MasterCard (NYSE:MA) is expected to report earnings for the fourth quarter of 2012 on Thursday, January 31. The card processing company reported 10% growth in revenues through the first nine months of the year, registering growth across segments. We expect the card processing giant to have maintained this momentum through the fourth quarter.
MasterCard earns revenues by charging assessment fees based on payments volume and data processing fees (which include clearing, settlement and transaction processing fees) based on the number of transactions processed for a client (banks issuing MasterCard’s debit and credit cards). Assessment fees account for 36% of the company’s $8 billion revenues whereas transaction fees account for another 30%.
Our price estimate of $540 for MasterCard’s stock is in-line with the current market price. Please read our article: MasterCard’s Business Overview (Part 1): Assessment And Transaction Fee Income for a detailed analysis of MasterCard’s business operations.
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Debit card transactions account for almost two-thirds of total cashless transactions in the U.S., and the U.S. accounts for 40% of MasterCard’s revenues. MasterCard’s debit and prepaid transactions processed increased by 15% in the first nine months of 2012, helped by the implementation of the Durbin amendment to the Dodd-Frank bill. The bill requires banks with more than $10 billion in assets to use separate payment processing networks for signature authorized and PIN authorized debit card transactions.  This helped MasterCard take away market share from its main competitor, Visa (NYSE:V), leading to an 11% increase in total transactions.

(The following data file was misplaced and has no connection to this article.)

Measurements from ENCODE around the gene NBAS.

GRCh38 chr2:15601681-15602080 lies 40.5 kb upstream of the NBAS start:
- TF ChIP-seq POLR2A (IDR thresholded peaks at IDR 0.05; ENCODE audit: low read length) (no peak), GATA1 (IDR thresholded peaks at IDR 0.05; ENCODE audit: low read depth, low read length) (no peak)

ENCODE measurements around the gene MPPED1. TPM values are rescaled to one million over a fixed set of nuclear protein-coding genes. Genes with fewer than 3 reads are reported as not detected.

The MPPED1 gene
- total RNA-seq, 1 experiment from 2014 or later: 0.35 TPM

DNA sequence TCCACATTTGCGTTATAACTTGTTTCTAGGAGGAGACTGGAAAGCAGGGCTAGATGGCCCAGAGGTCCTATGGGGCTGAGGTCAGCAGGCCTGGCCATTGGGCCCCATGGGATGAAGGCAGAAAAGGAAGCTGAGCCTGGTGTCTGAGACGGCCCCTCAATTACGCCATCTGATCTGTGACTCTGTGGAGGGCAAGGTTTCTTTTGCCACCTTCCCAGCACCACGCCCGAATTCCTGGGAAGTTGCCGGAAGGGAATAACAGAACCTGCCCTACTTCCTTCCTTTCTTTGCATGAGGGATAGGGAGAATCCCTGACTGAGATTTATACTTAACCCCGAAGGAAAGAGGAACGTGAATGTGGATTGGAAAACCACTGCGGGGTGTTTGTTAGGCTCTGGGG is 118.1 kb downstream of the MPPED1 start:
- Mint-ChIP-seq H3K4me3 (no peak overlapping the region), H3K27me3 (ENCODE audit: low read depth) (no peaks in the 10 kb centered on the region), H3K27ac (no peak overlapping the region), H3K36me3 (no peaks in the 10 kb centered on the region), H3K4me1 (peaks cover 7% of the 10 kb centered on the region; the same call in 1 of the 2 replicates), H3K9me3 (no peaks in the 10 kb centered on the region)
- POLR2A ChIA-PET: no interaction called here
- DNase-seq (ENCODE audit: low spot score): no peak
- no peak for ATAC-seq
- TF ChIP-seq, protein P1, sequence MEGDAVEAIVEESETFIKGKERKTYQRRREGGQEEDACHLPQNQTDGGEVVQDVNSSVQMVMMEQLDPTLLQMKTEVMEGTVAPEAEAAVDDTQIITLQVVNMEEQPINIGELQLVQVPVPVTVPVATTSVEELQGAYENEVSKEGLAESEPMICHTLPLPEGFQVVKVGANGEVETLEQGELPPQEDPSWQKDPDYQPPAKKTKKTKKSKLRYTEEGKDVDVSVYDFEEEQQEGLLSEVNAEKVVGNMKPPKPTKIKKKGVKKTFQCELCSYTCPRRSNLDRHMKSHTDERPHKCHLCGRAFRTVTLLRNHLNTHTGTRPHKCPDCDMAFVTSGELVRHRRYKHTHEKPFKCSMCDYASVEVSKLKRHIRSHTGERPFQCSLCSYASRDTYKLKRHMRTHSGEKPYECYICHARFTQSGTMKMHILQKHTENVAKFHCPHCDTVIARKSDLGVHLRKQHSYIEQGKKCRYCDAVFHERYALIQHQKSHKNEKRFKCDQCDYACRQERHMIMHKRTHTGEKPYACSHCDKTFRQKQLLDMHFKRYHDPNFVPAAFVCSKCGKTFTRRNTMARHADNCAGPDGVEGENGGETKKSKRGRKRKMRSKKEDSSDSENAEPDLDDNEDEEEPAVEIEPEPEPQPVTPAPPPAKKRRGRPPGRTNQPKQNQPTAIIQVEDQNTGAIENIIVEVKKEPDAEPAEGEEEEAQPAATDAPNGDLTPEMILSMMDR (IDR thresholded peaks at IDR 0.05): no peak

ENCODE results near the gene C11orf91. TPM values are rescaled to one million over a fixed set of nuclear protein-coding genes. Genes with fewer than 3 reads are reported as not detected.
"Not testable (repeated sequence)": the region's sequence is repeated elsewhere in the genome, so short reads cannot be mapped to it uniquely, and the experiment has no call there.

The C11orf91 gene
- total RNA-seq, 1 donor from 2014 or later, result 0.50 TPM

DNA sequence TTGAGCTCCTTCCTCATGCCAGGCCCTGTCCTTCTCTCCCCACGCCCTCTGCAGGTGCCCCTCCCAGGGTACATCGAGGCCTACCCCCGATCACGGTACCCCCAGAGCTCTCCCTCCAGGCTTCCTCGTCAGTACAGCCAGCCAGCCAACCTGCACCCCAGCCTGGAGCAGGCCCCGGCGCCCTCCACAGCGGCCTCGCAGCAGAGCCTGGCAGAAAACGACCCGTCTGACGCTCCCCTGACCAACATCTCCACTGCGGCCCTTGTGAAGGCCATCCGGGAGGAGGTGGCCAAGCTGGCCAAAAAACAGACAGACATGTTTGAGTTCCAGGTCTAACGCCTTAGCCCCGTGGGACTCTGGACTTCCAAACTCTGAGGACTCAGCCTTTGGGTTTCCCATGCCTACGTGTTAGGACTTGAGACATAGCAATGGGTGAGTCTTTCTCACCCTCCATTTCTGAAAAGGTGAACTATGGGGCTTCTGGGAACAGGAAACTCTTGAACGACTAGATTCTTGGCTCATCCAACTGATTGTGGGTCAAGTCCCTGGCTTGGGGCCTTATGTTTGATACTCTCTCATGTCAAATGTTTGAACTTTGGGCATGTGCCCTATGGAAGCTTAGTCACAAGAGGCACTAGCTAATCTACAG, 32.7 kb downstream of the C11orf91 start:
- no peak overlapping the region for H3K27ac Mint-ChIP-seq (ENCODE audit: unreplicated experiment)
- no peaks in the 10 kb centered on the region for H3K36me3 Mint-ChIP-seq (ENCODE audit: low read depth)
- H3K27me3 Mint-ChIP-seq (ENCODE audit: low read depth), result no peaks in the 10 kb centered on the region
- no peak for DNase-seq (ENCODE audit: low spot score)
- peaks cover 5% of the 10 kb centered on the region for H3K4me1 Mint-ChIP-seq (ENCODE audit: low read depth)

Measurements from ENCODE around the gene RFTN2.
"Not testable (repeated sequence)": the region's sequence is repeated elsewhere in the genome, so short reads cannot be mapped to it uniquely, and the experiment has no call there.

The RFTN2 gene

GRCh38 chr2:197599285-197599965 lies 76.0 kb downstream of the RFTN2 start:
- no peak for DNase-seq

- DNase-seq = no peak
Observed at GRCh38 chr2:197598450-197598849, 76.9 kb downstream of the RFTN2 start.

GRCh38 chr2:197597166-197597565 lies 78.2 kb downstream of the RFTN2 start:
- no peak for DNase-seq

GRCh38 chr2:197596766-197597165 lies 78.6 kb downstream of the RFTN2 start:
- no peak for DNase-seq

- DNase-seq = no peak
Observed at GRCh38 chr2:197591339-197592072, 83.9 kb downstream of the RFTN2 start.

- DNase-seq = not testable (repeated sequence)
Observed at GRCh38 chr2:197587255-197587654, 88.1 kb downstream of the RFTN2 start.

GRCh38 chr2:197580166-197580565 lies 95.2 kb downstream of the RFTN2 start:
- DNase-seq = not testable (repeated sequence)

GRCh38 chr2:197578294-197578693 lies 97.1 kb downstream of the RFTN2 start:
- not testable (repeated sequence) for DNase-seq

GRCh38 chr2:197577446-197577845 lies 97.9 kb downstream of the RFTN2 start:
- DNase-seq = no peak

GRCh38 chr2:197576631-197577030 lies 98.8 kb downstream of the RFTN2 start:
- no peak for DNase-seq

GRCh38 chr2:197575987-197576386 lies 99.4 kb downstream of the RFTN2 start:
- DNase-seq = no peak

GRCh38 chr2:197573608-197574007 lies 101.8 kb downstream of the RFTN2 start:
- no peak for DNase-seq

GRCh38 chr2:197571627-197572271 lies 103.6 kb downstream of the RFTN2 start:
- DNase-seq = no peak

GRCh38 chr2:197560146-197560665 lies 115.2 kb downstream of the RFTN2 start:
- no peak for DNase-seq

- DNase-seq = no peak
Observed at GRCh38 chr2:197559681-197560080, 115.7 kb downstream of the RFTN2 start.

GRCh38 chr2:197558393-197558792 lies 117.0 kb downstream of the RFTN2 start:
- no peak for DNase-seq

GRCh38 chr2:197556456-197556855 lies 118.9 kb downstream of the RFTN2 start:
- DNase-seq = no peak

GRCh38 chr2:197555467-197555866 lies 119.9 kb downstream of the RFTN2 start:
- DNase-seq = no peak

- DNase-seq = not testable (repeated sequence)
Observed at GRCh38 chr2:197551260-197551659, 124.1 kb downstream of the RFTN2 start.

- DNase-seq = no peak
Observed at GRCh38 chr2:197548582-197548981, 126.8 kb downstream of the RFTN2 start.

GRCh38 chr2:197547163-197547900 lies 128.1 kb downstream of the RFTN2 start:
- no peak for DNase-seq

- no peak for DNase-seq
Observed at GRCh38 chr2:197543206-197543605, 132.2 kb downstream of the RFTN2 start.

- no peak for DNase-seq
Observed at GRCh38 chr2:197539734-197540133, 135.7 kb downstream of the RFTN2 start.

Gross Dollar Volumes
Although debit card transactions are almost double the number of credit card transactions in the U.S., spending is much higher on credit cards. In the first nine months of 2012, the dollar volume of debit card transactions in the U.S. was $1.1 trillion whereas that of credit card transactions was $1.6 trillion. MasterCard reported a 10% increase in gross dollar volumes during the period driven primarily by debit cards, which increased by 15%. But, as credit cards account for a higher percentage of gross dollar volumes, we expect the long-term growth rate to be lower than that for transaction volumes.Notes: